Fort Negley, the strongpoint of Union defenses, fired the opening salvoes of the battle.  The fort was notable for being the largest stone fort constructed by the North during the war.
Fort Negley, the strongpoint of Union defenses, fired the opening salvoes of the battle. The fort was notable for being the largest stone fort constructed by the North during the war.

Most modern historians have regarded Hoods invasion as doomed from the start; certainly it was a desperate gamble.  John Bell Hood himself described it as a “Forlorn Hope.”  But despite all the mistakes by Hood, the broken promises made to him by Jefferson Davis and General Beauregard, the fact is that he and his men came very close to destroying at least part of General Thomas’ army at both Spring Hill and Franklin.  Moreover, if historians regard the Battle of Nashville as a forgone conclusion, the Lincoln administration–and in particular General Grant–did not.  The prospect of taking Nashville and its treasure trove of munitions and supplies, would have emboldened the entire South and enabled Hood to march on the Ohio Valley and beyond–a prospect that sent shivers down the Federal’s collective spine.

Belmont Mansion, the humble abode of Adelicia Acklen, was headquarters of the IV Union Corps during the Battle of Nashville.
Belmont Mansion, the humble abode of Adelicia Acklen, was headquarters of the IV Union Corps during the Battle of Nashville.

It is true that the Civil War was won in the East, when General Lee surrendered to Grant at Appomattox in April of 1865; but it is also true that the Civil War was lost the winter before, in the West, at the Battle of Nashville on December 15 and 16, 1864.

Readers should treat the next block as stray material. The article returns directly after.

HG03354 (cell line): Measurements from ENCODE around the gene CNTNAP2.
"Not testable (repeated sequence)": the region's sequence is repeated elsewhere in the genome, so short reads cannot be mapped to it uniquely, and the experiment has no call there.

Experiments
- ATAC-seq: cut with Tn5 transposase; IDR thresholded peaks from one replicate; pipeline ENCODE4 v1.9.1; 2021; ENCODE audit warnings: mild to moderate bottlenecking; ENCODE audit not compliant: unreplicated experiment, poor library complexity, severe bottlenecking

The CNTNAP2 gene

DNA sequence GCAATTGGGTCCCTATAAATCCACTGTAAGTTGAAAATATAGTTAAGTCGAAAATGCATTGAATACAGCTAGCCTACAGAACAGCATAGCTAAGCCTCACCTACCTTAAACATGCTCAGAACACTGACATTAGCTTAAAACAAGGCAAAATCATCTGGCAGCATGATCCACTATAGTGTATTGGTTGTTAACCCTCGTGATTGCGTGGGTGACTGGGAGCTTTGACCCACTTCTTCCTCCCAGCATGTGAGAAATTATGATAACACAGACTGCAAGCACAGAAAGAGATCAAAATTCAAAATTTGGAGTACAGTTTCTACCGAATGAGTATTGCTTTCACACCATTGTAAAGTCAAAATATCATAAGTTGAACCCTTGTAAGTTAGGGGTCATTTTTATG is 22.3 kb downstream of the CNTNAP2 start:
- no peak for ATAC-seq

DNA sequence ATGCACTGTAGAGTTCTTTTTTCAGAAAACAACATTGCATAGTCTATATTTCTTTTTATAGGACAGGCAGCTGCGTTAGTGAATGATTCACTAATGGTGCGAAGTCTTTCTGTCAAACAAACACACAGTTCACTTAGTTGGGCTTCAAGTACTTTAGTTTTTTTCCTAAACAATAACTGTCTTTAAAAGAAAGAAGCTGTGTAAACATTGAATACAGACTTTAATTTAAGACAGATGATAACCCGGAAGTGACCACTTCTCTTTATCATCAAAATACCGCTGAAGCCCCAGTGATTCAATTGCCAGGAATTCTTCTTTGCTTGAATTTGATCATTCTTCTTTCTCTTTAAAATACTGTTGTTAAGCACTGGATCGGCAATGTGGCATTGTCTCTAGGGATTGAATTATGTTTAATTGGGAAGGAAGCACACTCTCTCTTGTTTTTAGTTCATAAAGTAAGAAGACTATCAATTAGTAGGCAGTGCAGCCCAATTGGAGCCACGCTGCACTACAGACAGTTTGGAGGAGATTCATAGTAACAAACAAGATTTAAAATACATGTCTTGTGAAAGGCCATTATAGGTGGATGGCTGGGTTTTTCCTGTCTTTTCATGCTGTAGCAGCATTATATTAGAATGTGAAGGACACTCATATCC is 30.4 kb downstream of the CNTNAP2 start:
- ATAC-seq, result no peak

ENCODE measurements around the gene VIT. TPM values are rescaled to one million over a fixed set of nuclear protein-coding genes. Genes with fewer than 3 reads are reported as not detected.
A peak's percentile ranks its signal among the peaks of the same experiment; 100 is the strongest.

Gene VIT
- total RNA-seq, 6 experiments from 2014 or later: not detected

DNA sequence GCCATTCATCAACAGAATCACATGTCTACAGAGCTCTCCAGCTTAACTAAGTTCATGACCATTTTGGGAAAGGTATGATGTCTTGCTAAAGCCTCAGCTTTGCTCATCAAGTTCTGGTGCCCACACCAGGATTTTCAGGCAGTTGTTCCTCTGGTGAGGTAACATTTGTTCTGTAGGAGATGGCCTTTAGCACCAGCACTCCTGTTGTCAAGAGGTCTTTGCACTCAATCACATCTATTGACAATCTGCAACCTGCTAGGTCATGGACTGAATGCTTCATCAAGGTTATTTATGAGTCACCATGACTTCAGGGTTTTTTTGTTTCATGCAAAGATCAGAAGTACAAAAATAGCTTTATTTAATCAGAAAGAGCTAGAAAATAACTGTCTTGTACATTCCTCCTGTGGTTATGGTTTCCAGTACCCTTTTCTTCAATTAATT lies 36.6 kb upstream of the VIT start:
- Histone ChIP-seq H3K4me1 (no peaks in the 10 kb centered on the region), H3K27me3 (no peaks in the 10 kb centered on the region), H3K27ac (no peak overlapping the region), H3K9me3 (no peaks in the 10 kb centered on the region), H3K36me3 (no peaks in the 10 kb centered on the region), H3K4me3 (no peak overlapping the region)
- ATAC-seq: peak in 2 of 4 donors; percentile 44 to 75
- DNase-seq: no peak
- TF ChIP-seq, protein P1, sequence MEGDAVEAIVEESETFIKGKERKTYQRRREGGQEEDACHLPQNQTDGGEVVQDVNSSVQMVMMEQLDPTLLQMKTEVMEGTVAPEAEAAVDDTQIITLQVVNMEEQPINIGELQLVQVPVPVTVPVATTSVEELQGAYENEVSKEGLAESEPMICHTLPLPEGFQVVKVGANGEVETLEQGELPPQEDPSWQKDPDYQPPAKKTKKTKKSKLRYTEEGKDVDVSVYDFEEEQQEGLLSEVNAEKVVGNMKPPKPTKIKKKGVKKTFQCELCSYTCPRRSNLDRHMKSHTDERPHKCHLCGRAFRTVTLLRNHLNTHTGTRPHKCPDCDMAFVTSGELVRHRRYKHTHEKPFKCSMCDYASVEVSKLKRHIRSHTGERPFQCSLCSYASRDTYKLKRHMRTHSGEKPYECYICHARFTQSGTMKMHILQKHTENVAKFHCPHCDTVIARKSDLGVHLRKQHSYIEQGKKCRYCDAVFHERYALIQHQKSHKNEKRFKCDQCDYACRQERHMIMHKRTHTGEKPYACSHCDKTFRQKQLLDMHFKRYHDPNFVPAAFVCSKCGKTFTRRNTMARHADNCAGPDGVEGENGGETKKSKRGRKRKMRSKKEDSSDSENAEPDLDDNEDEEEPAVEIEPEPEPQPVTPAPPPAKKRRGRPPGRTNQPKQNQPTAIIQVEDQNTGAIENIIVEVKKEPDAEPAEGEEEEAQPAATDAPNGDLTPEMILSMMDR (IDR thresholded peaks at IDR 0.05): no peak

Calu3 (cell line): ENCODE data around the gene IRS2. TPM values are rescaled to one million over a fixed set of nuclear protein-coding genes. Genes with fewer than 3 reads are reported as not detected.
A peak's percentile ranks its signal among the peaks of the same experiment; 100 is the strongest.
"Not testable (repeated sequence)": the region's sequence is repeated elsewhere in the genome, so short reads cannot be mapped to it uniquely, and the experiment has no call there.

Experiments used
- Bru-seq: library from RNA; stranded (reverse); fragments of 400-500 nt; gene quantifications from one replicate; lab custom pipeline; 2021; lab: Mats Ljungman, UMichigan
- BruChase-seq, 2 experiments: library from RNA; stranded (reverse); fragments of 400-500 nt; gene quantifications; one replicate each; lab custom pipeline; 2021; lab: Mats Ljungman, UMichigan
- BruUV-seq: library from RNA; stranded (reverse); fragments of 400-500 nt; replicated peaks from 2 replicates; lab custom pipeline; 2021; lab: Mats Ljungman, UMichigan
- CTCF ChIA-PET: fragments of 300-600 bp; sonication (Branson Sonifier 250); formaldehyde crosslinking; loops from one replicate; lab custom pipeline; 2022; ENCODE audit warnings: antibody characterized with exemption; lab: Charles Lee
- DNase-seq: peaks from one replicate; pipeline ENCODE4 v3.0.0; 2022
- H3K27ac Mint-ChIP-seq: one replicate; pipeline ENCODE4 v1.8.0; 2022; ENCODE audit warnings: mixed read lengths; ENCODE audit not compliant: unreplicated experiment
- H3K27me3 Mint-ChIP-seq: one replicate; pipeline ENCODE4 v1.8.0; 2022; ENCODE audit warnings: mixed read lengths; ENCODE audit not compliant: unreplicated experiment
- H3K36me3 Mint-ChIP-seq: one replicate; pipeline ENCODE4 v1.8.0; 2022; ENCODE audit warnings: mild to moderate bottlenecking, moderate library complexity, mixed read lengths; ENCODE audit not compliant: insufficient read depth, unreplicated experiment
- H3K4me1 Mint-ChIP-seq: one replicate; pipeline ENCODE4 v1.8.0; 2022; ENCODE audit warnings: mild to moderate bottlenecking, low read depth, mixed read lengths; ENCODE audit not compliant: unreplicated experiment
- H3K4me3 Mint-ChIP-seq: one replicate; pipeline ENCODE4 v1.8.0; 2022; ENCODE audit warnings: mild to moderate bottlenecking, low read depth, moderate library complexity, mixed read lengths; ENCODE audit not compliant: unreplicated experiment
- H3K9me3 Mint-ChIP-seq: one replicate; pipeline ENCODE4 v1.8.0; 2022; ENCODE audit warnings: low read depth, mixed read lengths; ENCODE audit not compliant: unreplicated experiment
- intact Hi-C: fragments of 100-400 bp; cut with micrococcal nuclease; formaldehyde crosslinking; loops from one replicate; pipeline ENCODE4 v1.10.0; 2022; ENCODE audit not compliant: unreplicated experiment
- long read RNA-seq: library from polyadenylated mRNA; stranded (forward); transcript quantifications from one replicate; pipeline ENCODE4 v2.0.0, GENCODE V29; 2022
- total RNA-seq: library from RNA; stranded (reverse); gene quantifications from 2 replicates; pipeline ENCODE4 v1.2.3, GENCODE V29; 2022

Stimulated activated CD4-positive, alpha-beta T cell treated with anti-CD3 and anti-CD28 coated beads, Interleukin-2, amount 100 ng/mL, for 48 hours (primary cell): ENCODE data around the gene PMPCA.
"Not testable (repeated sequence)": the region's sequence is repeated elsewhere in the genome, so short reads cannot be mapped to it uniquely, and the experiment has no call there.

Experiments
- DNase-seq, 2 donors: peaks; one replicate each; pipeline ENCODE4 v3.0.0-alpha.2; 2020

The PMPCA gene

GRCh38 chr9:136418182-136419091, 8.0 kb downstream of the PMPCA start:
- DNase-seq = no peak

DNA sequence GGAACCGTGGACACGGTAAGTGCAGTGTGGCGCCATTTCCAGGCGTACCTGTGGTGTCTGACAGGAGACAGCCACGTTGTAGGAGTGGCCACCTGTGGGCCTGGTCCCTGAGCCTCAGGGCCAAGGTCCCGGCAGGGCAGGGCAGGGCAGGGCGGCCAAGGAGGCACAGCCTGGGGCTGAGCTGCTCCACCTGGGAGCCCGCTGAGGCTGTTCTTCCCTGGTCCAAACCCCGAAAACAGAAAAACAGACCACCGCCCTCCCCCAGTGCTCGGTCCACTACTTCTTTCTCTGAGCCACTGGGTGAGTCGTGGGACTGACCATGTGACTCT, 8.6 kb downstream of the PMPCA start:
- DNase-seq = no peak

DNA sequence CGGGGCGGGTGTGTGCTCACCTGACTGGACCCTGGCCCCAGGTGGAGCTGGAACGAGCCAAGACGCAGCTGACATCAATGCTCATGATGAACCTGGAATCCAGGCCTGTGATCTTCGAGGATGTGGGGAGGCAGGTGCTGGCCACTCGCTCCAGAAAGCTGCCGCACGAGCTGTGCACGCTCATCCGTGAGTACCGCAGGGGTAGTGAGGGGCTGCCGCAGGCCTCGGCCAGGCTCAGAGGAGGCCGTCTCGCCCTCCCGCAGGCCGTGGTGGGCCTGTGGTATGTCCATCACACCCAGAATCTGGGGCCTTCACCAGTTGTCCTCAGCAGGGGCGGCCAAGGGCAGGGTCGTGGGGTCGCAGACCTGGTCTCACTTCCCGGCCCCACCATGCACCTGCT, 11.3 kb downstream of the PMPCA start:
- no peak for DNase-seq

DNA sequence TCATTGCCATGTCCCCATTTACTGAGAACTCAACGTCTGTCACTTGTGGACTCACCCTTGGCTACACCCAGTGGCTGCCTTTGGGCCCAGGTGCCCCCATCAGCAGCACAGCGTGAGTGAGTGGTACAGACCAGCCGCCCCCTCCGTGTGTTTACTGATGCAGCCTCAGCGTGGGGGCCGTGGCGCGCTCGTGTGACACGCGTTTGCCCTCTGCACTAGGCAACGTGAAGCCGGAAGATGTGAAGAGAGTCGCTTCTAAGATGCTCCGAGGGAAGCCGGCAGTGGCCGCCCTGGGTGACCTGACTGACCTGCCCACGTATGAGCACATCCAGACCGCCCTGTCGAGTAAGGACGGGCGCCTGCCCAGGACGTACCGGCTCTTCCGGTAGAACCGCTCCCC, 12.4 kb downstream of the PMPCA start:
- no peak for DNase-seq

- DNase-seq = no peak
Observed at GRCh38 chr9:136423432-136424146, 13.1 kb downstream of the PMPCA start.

For more on the Civil War in Tennessee, see Strange Tales of the Dark and Bloody Ground and Ghosts and Haunts of the Civil War, both published by HarperCollins.

 

 

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Of Maps and Men: Lt. Ambrose Bierce and Capt. Levi T. Scofield

Hood's men assaulting the main Union line after Levi T Scofield
Hood’s men assaulting the main Union line after Levi T Scofield

After devoting several years delving deeply into the military career of Ambrose Bierce, famed American satirist and short story writer, I am always interested in finding new first hand accounts of campaigns and battles he fought in.  In the Autumn of 1864, Bierce was a staff officer with the Army of the Cumberland, fulfilling the role as Topographical Engineer with a division of the IV Corps.  He was, as happened many times during the war, an eyewitness to bitter and bloody fighting.

Pen and kink sketch General Adams (CSA) and his horse falling at the barricades before Franklin, after Levi T. Scofield
Pen and ink sketch depicting General Adams (CSA) and his horse falling at the barricades before Franklin, (after Levi T. Scofield)

It was therefore with some interest when I came across a short book by another “engineer” who, like Bierce, was with Schofield’s little army on the road to Franklin and Nashville.